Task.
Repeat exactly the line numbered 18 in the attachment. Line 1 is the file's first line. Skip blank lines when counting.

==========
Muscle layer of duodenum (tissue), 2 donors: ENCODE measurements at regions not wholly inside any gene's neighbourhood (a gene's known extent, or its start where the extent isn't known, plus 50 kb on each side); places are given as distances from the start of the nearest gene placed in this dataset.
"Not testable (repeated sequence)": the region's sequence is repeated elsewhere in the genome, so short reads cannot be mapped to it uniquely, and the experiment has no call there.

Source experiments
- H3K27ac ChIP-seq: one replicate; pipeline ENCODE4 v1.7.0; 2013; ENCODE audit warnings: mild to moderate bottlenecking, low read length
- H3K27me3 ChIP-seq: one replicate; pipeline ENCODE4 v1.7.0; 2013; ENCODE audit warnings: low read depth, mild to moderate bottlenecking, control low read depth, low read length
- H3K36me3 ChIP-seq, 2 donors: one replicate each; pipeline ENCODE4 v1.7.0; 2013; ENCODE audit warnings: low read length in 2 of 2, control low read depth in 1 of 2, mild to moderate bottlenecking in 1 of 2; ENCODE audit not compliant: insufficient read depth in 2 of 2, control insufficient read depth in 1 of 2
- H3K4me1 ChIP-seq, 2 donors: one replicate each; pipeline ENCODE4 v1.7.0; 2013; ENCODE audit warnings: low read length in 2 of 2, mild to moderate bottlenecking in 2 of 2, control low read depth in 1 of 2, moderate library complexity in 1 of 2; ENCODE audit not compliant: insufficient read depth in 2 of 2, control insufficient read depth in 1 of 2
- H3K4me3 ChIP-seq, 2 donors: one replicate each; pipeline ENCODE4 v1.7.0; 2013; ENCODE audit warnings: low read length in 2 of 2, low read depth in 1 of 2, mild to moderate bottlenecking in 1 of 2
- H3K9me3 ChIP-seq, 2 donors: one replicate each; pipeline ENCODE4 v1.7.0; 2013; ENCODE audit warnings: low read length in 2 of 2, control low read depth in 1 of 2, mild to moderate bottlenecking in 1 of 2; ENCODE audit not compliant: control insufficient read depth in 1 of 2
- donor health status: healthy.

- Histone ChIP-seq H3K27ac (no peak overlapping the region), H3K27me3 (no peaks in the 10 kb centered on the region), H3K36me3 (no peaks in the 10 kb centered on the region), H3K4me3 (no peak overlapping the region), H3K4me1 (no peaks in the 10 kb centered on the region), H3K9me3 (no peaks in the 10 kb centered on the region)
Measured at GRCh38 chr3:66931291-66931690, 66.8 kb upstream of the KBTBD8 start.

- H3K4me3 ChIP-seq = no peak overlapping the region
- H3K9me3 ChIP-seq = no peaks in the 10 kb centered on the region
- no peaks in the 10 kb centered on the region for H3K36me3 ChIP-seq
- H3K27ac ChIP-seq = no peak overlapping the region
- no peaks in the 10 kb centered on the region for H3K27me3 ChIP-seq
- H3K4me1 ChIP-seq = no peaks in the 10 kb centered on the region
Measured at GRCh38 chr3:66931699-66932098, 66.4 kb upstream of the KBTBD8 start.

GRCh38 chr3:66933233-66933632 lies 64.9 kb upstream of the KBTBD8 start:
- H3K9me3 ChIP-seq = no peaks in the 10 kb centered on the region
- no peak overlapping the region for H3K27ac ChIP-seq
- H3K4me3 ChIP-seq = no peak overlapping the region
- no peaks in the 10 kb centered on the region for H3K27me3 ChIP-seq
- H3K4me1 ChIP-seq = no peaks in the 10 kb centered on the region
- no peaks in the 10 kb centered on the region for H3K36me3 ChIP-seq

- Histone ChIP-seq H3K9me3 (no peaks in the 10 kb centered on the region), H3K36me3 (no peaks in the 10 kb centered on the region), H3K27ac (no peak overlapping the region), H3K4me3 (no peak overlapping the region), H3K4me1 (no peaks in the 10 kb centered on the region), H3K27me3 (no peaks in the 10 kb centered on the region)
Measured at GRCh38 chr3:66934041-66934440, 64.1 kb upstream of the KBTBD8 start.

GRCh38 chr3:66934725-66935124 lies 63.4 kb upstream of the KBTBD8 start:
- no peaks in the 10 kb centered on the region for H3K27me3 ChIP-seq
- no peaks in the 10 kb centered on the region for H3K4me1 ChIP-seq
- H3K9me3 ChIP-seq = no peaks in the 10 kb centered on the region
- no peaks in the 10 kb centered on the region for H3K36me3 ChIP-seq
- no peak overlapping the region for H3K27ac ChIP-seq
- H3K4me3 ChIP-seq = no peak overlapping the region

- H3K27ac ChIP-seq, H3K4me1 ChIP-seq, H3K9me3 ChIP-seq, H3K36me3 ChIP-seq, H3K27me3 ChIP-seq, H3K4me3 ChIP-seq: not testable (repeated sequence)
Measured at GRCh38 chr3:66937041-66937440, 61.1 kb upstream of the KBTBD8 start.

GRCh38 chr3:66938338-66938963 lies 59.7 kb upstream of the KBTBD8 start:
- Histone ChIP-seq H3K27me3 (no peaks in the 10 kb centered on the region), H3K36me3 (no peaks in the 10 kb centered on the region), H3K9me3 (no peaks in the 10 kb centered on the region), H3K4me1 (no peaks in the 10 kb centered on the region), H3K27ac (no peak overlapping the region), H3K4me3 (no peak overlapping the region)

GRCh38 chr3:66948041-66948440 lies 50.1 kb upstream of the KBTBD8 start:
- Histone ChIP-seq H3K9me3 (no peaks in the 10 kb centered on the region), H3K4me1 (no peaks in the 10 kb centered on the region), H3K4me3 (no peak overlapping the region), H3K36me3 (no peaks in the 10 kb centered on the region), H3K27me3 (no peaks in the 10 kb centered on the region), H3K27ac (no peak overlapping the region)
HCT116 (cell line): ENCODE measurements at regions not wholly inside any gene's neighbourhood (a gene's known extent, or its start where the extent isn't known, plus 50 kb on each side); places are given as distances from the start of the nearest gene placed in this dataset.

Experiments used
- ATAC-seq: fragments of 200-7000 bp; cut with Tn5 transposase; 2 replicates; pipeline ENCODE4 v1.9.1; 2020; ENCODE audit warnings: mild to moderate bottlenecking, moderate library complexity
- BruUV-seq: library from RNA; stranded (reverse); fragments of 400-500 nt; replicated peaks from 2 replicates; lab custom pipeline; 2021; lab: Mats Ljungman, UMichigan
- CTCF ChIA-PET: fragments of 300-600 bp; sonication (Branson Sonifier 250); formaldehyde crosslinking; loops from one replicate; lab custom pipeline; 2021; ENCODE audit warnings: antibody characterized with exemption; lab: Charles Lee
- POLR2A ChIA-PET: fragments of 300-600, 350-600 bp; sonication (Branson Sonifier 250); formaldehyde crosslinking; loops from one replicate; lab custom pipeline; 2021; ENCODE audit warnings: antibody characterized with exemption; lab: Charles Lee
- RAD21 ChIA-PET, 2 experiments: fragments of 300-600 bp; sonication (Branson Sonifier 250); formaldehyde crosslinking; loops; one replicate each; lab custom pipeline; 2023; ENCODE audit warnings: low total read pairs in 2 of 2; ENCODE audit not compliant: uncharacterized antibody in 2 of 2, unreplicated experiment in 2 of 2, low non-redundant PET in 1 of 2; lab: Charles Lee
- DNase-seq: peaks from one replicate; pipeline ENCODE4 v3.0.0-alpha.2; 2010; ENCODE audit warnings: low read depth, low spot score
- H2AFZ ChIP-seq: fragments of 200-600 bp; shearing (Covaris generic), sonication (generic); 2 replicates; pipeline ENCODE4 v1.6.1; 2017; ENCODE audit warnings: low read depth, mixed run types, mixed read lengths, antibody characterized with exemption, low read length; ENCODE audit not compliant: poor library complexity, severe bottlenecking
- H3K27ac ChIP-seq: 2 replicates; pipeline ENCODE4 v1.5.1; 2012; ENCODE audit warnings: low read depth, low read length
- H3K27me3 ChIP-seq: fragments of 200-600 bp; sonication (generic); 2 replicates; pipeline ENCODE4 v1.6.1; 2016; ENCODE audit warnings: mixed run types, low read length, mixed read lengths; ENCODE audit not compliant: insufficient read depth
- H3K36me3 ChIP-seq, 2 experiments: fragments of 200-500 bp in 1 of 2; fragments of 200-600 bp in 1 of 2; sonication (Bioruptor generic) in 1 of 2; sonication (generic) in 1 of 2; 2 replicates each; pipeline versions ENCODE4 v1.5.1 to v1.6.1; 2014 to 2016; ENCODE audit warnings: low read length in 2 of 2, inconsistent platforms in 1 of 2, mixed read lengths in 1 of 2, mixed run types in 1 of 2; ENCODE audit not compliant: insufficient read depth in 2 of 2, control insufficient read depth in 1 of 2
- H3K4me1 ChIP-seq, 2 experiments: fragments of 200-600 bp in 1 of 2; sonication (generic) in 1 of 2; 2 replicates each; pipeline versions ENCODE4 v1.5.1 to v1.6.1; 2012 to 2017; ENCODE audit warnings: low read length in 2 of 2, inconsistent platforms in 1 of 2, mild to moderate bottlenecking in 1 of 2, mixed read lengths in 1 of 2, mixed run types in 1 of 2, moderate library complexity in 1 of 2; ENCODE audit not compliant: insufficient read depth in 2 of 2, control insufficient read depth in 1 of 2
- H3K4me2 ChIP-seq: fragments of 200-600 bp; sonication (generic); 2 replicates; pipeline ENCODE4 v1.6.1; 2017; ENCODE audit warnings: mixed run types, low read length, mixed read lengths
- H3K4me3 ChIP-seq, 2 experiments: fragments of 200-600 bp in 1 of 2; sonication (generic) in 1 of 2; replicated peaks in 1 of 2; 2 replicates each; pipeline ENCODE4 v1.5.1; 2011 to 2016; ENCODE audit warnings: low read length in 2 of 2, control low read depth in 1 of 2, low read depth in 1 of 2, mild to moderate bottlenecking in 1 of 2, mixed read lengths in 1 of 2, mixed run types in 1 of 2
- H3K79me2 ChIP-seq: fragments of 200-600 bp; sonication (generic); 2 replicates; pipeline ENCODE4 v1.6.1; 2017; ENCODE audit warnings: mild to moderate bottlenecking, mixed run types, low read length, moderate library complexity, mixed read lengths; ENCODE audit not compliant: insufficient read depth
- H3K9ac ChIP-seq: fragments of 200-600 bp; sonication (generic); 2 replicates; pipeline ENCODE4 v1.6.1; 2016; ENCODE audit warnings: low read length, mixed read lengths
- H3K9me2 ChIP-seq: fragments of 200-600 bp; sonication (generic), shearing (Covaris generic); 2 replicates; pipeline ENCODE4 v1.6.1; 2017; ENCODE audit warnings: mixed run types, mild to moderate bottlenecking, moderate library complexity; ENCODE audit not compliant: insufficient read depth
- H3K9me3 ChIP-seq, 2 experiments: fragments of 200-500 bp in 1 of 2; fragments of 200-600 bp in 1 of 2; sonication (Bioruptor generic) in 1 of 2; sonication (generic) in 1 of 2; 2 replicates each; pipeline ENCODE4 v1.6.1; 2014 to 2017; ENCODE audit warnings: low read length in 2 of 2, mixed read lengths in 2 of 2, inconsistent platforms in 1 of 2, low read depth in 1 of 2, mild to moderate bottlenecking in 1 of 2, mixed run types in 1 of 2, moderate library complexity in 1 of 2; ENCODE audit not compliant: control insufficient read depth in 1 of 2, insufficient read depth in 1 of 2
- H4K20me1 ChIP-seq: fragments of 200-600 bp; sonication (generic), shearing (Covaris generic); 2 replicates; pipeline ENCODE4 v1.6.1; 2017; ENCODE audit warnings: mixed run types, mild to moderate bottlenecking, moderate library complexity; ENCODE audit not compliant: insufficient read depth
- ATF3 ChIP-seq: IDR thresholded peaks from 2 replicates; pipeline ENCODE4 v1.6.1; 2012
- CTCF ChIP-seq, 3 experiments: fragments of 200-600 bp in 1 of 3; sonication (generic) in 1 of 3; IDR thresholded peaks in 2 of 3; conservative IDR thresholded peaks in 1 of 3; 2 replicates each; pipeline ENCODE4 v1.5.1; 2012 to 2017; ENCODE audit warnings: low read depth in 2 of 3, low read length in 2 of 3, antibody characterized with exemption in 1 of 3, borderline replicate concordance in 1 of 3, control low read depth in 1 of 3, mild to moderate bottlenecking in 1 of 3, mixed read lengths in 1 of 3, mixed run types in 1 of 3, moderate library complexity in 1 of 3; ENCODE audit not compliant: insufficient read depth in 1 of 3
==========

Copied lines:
- H3K4me1 ChIP-seq = no peaks in the 10 kb centered on the region